Monday, May 3, 2010
People often ask me what it's like to be married to a psychologist. Does he ever try to analyze you, they wonder?
And I say, no, he doesn't try to analyze me. The closest he ever comes is occasionally, when we're discussing something, he says, "If I were your therapist, I would probably ask you about ______." And then I throw a dirty sock in his face. (Because he's right.)
It's even more fun, during other arguments conversations when I say to him, "If I were your therapist, I would ask you about ______." He loves that. (Because I'm right.)
One time, in the depths of his lengthy clinical education, he said to me, "You are the most mentally healthy person I know."
I beamed with pride. I considered it a ringing endorsement. Four out of five dentists agree.
A few jaded years later I thought, Well, that was a clever thing to say! And then I imagined him writing secret articles for prominent psychological journals: Marriage Experiment, Year 13: Wife Still Crazy, Still Unsuspecting.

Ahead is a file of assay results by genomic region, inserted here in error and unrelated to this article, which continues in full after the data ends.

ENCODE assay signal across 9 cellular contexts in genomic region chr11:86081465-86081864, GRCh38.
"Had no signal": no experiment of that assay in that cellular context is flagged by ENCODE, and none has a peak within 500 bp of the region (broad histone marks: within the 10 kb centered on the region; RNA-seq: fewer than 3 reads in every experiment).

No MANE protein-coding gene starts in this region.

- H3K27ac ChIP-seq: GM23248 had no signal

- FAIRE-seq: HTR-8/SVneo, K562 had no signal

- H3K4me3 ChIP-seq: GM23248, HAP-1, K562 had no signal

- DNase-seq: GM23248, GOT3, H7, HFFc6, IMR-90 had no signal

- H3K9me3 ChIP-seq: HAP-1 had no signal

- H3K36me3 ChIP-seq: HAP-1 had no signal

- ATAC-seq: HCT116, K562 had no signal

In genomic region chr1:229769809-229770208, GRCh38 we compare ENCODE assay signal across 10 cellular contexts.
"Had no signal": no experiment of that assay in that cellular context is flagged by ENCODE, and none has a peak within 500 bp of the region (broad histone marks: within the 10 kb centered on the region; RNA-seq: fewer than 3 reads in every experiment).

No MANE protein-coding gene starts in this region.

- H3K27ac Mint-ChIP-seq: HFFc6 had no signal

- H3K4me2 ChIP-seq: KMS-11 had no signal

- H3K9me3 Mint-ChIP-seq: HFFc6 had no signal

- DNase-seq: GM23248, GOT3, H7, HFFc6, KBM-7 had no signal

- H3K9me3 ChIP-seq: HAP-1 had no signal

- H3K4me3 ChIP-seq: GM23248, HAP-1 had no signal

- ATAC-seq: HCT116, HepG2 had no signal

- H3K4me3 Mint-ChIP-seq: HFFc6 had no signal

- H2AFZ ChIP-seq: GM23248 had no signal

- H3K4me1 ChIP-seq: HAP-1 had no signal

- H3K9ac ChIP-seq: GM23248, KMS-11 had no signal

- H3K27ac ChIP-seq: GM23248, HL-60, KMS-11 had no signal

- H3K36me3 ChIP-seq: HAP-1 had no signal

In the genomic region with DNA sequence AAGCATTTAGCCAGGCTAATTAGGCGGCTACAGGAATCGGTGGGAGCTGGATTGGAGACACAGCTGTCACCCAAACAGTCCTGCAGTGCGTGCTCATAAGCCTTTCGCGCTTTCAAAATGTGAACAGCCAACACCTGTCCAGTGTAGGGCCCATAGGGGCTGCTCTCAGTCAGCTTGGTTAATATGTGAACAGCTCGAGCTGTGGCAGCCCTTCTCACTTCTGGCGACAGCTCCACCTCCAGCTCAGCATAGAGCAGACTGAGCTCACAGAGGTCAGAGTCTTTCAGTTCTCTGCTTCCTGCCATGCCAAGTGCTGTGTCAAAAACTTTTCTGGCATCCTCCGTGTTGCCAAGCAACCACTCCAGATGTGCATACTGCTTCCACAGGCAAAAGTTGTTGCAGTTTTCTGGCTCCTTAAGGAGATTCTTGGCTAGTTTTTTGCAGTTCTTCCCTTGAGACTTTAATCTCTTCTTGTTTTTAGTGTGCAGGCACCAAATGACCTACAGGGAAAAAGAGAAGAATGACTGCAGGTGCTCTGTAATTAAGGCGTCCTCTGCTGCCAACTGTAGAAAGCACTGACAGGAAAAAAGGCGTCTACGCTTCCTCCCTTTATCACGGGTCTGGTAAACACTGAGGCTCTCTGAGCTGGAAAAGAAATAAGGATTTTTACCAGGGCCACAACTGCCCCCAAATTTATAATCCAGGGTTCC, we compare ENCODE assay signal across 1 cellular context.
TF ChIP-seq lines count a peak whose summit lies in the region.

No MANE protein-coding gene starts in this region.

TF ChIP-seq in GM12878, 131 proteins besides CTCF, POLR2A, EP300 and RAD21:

The truth is, sometimes I'd like him to be my therapist. I'd like to lie on the couch with him perched on the leather chair nearby, pen in hand, listening to my delicate thoughts. I'd like him to formulate my entire life story, sympathetically explain all my idiosyncrasies, and carefully solve all of my problems. Except that if he did, I'd probably throw a dirty sock in his face. Or a frying pan. But, no worries, because he wouldn't do it anyway. He's all into "ethics" and "boundaries" and crap like that.
I do, however, ask for his advice. He's a very wise advice-giver. So wise, in fact, that sometimes he says, "I don't think you really want my advice on this."
And I say, "Of course, I want you to tell me that I'm right! I mean, of course I want your advice!"
And he says, "Put down the dirty sock."